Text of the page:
I tend to incorporate Electric Paint into sessions to explain circuits as a building block to more complex digital making projects, and also to include the Bare Conductive story as an aspirational piece to encourage young makers as they develop their own creative and innovative potential. The Foundation has recently supported The Ada Show with their STEAM workshop programme to inspire the next generation of makers, and Electric Paint definitely featured in the ‘Inventions of the Future’ activity to create dynamic circuits and facilitate ‘lightbulb moments’.

On the building block theme, Touch Boards have been a fantastic resource to extend the range of project-based learning activities and collaborations through enrichment challenges at school clubs. Teachers also made use of the boards to explore opportunities to develop computational thinking skills through the Research and Play programme of professional development.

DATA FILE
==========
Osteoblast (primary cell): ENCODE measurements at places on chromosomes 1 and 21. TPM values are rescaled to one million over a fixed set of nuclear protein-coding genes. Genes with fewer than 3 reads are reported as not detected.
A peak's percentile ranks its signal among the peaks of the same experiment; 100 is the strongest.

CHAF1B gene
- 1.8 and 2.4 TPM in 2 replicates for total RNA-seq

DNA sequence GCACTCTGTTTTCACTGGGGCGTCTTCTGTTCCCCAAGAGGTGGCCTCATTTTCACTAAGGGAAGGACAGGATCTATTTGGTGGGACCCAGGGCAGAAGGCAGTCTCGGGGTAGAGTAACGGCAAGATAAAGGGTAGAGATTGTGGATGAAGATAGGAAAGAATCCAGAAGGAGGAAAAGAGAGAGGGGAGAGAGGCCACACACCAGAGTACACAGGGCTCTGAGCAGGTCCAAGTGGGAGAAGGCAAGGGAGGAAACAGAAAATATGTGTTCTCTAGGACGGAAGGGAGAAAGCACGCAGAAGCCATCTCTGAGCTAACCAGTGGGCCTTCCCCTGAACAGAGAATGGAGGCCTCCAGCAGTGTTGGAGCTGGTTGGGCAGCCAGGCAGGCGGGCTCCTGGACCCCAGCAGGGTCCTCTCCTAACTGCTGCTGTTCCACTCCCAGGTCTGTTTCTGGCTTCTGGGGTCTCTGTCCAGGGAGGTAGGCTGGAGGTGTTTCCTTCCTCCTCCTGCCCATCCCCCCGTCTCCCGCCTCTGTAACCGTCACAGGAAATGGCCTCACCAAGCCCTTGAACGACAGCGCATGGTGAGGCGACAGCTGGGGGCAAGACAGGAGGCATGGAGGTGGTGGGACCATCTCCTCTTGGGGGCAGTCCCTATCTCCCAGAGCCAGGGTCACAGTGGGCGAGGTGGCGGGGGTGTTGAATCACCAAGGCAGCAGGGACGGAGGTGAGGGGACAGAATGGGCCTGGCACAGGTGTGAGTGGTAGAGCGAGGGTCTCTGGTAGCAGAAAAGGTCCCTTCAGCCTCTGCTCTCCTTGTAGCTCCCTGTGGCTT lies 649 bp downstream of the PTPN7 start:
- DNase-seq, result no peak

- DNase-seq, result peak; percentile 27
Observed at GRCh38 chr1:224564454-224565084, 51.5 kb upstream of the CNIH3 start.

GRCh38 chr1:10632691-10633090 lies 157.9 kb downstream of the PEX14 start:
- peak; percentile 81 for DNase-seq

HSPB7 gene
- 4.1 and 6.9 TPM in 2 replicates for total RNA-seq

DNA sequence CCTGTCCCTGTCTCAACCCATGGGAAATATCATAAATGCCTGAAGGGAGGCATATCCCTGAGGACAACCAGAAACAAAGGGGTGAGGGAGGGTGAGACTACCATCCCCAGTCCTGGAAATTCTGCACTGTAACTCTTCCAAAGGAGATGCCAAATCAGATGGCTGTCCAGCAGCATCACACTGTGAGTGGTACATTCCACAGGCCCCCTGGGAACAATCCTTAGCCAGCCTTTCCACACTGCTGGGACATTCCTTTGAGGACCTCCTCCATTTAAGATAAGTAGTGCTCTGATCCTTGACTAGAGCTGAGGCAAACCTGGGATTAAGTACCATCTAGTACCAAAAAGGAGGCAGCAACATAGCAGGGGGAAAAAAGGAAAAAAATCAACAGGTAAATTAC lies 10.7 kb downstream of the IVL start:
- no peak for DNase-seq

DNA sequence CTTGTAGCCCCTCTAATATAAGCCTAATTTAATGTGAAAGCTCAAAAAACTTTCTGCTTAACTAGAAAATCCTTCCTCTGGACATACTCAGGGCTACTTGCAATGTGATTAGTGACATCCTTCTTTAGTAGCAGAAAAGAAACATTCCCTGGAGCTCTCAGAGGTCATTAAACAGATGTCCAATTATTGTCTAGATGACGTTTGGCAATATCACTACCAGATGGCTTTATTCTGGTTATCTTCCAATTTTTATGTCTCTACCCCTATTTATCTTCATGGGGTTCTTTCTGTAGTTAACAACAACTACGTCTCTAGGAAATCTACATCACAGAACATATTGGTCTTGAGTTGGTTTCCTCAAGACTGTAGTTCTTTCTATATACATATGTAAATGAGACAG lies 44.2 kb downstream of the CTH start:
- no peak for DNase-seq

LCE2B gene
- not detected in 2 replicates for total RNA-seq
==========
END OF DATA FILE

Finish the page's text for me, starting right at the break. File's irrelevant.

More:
Check out the project with Electric Paint and Makey Makey.

From your experience using our products, did you find that they helped you discover new tools and technologies that you’d like to apply to future projects?

I found that the products have linked me to people and with that a wider network of support and inspiration. The maker community is renowned for sharing expertise and ideas and that’s led me to track down other tools and draw up an ever increasing wish list!

Check out the project with Pi Cap.

In your opinion, what are the opportunities for educators using tools like Electric Paint, sensing hardware and printed electronics?

Our experiences with using Electric Paint and the Touchboard to support creativity, collaboration and design thinking gained positive feedback from teachers; some of whom wanted to extend opportunities to facilitate student-led innovation. It’s been great witnessing projects developing literacy and maths skills and teachers’ cross-curricular approaches adopted in other subject areas such as Art and D&T. I’ve also seen more teaching colleagues encouraged to tinker with projects themselves and consider the impact on learning when they realise the intuitiveness of the tools. Education focuses first, with supporting tools second and always to reach a learning aim.